In our previous work, aimed at testing the biochemical properties of a new chloroplastic TRX (TRX y) from Chlamydomonas, we noticed that the NADP-MDH from this green alga was activated much faster than the sorghum NADP-MDH (Lemaire et al., 2003b), without the sigmoidal kinetics typical for all higher plant NADP-MDHs. In fact, the kinetics were very similar to those of the sorghum NADP-MDH mutants where the N-terminal disulfide had been eliminated either by deletion of the N-terminal extension or by substitution of either or both of the most N-terminal Cys by Ser or Ala (Issakidis et al., 1992). This observation suggested that a single C-terminal disulfide, the reduction of which is not rate limiting for activation of the sorghum enzyme (Issakidis et al., 1994), regulates the activity of the enzyme from Chlamydomonas. However, as molecular modeling suggested the existence of a second, internal disulfide, this assumption required an experimental confirmation. First, we determined the main biochemical properties of CrMDH. Figure 1 shows the activation kinetics obtained with saturating amounts of TRX. Full activation was obtained within 15 s. The activation of higher plant NADP-MDH is known to be inhibited by the oxidized cofactor. When 2 mm NADP was included into the activation medium of CrMDH, the activation was slowed down, but still remained fast, full activation being reached within 1 min. The inhibitory effect of NADP was thus very mild compared to the strong inhibition observed for the sorghum enzyme (Schepens et al., 2000), where activation in the presence of NADP was barely detectable after 10-min incubation. Once fully activated, the Chlamydomonas enzyme showed kinetic parameters very similar to those of the higher plant enzyme (Issakidis et al., 1992): a Km NADPH of 35.7 μm and a Km oxaloacetate of 40 μm. Plots of initial rates versus NADPH concentration were hyperbolic (data not shown), whereas oxaloacetate dependence exhibits the well known but yet not fully understood inhibition by excess substrate (Fig. 2). However, the inhibition of the Chlamydomonas enzyme appeared at lower oxaloacetate concentrations, i.e. slightly above 200 μm, than in the case of the sorghum enzyme, where inhibition appears at concentrations above 800 μm. The oxaloacetate concentration at which inhibition of the Chlamydomonas enzyme begins is not in fact the lowest example known. Inhibition of the NAD-dependent MDH from the bacterium Thermus flavus begins at oxaloacetate concentrations near 50 μm (Nishiyama et al., 1986).

Figure 1.
Activation kinetics of CrNADP-MDH by TRX, inhibitory effect of NADP. CrNADP-MDH was activated by preincubation with 5 mm DTT and 10 μm CrTRX m in the absence (black circles) or in the presence (white circles) of 2 mm NADP+. The activity ...
Figure 2.
Inhibition of CrNADP-MDH by excess oxaloacetate. CrNADP-MDH was fully activated by preincubation with 5 mm DTT and 10 μm CrTRX m for 10 min. Its activity was measured in the presence of variable concentrations of oxaloacetate in the reaction medium. ...

Sequence Alignment and Comments about the Choice of Mutations

Sequence alignment and homology modeling (Fig. 3) suggested that the enzyme contained a C-terminal disulfide bridge linking Cys-356 and Cys-368, and possibly an internal disulfide linking Cys-330 and Cys-295. Accordingly, single mutants at one of the Cys in each of the putative disulfides have been engineered by site-directed mutagenesis, i.e. mutants C330A and C356A. Double mutants of both C-terminal Cys (C356A/C368A) and of one of the C-terminal Cys and one of the internal Cys (C330A/C356A) have also been engineered.

Figure 3.
Partial sequence alignment of Chlamydomonas NADP-MDH with sorghum NADP-MDH. Homology modeling of a portion of the molecule where a structural disulfide might be located in Chlamydomonas (left) compared to the 3-D structure of this portion available for ...

Thermostability of the Mutants

Initial observations, obtained with crude extracts, revealed that the C330A mutant required reduced TRX to reach full activity, whereas the three other mutants displayed a constitutive activity that was slightly increased by addition of dithiothreitol (DTT), independently of the presence of TRX (data not shown). This result, which suggested that these mutants might have undergone some artefactual oxidation having nothing to do with a physiological redox regulation, prompted us to check the thermostability of the mutants in crude extracts. Figure 4A shows that all the reduced proteins were less stable than their oxidized forms (Fig. 4, B–D), a feature already observed for TRXs (Slaby et al., 1996; Lemaire et al., 2000). A discrete but reproducible decrease in thermostability was observed for the C330A mutant (40% loss in activity versus 20% for the wild-type protein after 5-min heating), and a more pronounced decrease was observed for the double mutant. The differences were more dramatic after a mild heat treatment (45°C; Fig. 4B) of the oxidized proteins. Mutation of Cys-330 resulted in an enzyme showing higher susceptibility to heat than its wild-type counterpart. However, the mutation of the C-terminal Cys resulted in an even higher heat sensitivity. The double mutation was, not surprisingly, the most detrimental.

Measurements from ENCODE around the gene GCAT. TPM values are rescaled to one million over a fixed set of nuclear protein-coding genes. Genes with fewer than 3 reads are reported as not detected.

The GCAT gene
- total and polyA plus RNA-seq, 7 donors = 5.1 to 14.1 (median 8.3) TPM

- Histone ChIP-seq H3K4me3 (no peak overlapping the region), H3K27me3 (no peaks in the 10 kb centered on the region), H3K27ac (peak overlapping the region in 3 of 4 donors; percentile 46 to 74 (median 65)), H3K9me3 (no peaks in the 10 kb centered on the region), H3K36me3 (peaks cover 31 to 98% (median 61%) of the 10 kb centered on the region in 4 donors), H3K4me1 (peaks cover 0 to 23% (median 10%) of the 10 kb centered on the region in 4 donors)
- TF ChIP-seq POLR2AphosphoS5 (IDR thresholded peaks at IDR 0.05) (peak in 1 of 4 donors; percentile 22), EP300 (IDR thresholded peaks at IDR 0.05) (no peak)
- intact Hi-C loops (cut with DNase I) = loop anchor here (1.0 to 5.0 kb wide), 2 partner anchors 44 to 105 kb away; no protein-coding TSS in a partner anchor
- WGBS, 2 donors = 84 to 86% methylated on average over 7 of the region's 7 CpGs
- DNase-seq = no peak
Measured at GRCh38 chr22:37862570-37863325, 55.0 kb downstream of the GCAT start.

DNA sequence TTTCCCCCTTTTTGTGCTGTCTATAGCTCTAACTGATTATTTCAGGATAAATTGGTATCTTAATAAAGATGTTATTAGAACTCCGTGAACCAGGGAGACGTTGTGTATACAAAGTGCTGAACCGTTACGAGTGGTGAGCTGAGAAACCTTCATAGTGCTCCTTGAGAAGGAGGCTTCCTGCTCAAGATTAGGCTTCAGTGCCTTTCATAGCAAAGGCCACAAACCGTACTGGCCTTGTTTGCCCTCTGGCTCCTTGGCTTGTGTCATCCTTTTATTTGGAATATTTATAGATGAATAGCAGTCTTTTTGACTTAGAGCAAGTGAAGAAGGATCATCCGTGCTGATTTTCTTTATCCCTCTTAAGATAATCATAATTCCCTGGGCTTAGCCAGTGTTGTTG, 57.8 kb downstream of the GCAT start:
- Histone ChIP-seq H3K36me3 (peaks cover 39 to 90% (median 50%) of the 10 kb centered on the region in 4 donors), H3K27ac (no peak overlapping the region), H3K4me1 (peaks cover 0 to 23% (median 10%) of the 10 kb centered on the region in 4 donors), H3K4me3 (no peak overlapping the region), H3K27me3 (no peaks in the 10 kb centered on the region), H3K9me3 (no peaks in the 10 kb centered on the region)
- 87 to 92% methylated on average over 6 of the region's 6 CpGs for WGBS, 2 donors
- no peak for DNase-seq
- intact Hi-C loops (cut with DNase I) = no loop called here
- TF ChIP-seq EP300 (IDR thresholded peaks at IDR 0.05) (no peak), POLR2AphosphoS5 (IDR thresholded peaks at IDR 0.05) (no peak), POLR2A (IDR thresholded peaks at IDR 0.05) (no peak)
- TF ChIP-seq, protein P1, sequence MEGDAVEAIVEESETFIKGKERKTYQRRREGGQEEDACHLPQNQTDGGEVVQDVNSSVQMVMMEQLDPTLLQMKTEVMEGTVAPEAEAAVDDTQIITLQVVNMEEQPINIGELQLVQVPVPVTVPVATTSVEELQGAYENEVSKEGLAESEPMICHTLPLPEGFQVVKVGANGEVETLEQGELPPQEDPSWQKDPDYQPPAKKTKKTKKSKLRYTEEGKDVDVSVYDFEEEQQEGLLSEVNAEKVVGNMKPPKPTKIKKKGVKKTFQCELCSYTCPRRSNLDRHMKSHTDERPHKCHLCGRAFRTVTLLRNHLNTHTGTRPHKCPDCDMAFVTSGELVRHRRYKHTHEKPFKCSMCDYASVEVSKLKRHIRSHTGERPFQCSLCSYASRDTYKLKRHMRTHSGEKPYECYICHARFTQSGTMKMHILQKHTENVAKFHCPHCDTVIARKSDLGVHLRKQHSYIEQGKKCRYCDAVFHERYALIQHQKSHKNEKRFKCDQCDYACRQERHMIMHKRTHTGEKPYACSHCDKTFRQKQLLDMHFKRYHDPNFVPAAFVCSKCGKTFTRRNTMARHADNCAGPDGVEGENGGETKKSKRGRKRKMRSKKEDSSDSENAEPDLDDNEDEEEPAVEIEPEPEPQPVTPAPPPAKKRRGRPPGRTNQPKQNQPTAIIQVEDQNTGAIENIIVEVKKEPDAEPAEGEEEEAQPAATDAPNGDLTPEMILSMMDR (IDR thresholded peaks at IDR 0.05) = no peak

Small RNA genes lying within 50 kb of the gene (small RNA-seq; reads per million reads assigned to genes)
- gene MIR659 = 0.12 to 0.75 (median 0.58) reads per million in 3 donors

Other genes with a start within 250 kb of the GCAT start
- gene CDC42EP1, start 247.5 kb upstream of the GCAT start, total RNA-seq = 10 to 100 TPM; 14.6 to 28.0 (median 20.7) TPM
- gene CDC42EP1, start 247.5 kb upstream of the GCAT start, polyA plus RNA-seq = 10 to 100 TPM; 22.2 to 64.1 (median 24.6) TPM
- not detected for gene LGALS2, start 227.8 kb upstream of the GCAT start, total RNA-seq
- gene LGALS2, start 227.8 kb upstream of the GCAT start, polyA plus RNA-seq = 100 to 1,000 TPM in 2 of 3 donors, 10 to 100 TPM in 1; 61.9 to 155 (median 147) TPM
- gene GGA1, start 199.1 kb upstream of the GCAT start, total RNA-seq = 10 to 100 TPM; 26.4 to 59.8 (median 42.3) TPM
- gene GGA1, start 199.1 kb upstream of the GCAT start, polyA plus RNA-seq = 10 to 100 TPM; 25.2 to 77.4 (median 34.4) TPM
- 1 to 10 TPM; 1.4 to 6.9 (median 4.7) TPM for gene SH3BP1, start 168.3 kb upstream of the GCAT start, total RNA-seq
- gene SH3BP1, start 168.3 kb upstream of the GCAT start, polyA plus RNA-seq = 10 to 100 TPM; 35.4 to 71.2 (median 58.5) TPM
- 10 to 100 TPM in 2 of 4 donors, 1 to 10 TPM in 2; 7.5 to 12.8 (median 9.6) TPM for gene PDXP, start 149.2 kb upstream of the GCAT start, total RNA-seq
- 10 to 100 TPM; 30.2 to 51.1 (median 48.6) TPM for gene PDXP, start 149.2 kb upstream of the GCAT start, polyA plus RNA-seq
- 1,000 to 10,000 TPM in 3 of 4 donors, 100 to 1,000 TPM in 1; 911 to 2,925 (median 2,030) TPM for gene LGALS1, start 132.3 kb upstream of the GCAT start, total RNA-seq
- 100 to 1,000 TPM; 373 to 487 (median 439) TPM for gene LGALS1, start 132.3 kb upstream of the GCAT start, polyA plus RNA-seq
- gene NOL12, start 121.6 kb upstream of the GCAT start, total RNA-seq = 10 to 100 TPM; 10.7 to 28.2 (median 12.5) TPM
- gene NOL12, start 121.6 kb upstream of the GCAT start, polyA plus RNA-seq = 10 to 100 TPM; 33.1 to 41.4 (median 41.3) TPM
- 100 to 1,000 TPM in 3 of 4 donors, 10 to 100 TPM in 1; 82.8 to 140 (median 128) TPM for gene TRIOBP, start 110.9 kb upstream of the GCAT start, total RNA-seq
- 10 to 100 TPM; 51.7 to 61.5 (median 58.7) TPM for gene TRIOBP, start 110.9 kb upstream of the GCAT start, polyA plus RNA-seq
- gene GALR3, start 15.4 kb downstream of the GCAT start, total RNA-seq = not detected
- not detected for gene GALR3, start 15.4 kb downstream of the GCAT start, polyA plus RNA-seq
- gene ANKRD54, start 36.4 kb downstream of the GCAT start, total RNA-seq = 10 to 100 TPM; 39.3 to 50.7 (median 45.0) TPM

Figure 4.
Thermostability of CrNADP-MDH mutants in crude extracts. Reduced samples were first activated in the presence of 10 μm CrTRX m and 10 mm DTT for 10 min then heated at 45°C (A) and their activities measured. Oxidized samples (B–D) ...

Redox Regulation by TRX

The activation kinetics of an MDH mutated at one of the internal Cys is presented in Figure 5, A and B. Similarly to the wild-type enzyme, the mutated enzyme is strictly dependent on reduced TRX for activity; DTT alone is totally ineffective. Its activation kinetics are quite similar to those of the wild-type enzyme, with identical half saturation for CrTRX m (S0.5 = 2.5 μm) and t1/2 (15 s at S0.5). On the other hand, single mutants at either of the most C-terminal Cys (Fig. 5, C and D) are constitutively active, even if their specific activity is decreased to about 20% of the activity of the wild-type enzyme. They show a modest stimulation by reductants; however, this stimulation can be obtained with DTT alone as well (Fig. 5C) and can be observed even by adding DTT directly to the reaction cuvette (Fig. 5D). This kind of behavior had been observed previously with constitutively active mutants of sorghum NADP-MDH (Ruelland et al., 1997) and has been attributed to the formation of artefactual disulfides during storage, easily reduced by chemical reductants but not by reduced TRX. In contrast, physiological reduction of the regulatory disulfides of the sorghum enzyme is strictly TRX dependent. Combined mutations of either of the C-terminal Cys with one of the internal Cys led to the same results, but the enzyme was much less stable and could not be purified to homogeneity, suggesting a role for the internal Cys in stabilization of the structure, an assumption that is consistent with the results of the heat sensitivity assays. Despite these side effects of mutation, it seems quite clear that Chlamydomonas NADP-MDH has only one regulatory disulfide, the C-terminal one, and that this disulfide is rapidly reduced by TRXs.